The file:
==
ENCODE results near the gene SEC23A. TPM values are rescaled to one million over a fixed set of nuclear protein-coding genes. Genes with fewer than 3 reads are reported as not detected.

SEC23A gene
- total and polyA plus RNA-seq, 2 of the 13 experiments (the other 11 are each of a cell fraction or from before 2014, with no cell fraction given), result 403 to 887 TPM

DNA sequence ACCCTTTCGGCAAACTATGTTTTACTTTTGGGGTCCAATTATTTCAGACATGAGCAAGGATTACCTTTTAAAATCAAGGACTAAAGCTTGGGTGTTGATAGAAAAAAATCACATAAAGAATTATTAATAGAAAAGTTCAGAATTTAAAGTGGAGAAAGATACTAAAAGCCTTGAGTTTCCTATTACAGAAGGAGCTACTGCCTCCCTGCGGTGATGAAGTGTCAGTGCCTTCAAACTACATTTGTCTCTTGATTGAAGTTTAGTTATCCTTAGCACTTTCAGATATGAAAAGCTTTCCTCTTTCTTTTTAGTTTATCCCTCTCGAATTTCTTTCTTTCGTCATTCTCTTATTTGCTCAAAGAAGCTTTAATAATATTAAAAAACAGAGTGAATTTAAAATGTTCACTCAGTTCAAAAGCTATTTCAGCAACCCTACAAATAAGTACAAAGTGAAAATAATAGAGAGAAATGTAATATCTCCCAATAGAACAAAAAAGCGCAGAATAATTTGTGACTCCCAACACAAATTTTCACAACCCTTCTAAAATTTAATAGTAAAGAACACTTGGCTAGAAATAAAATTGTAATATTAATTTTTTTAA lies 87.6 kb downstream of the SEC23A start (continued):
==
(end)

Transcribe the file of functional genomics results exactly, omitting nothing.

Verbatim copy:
ENCODE results near the gene SEC23A. TPM values are rescaled to one million over a fixed set of nuclear protein-coding genes. Genes with fewer than 3 reads are reported as not detected.

SEC23A gene
- total and polyA plus RNA-seq, 2 of the 13 experiments (the other 11 are each of a cell fraction or from before 2014, with no cell fraction given), result 403 to 887 TPM

DNA sequence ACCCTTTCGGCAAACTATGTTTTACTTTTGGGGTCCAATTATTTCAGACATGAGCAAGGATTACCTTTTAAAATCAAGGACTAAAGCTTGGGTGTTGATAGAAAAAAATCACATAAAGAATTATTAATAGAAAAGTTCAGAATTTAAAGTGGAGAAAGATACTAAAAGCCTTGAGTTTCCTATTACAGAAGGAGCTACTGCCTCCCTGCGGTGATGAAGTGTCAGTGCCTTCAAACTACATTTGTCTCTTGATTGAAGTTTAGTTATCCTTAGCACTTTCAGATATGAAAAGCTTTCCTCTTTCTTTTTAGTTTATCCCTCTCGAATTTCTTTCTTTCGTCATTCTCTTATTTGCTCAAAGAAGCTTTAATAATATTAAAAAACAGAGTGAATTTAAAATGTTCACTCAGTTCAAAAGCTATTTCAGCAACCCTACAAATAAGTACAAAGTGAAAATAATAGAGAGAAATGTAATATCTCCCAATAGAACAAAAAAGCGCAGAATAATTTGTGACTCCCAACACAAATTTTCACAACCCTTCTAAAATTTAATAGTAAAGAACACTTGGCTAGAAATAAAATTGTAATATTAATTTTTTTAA lies 87.6 kb downstream of the SEC23A start (continued):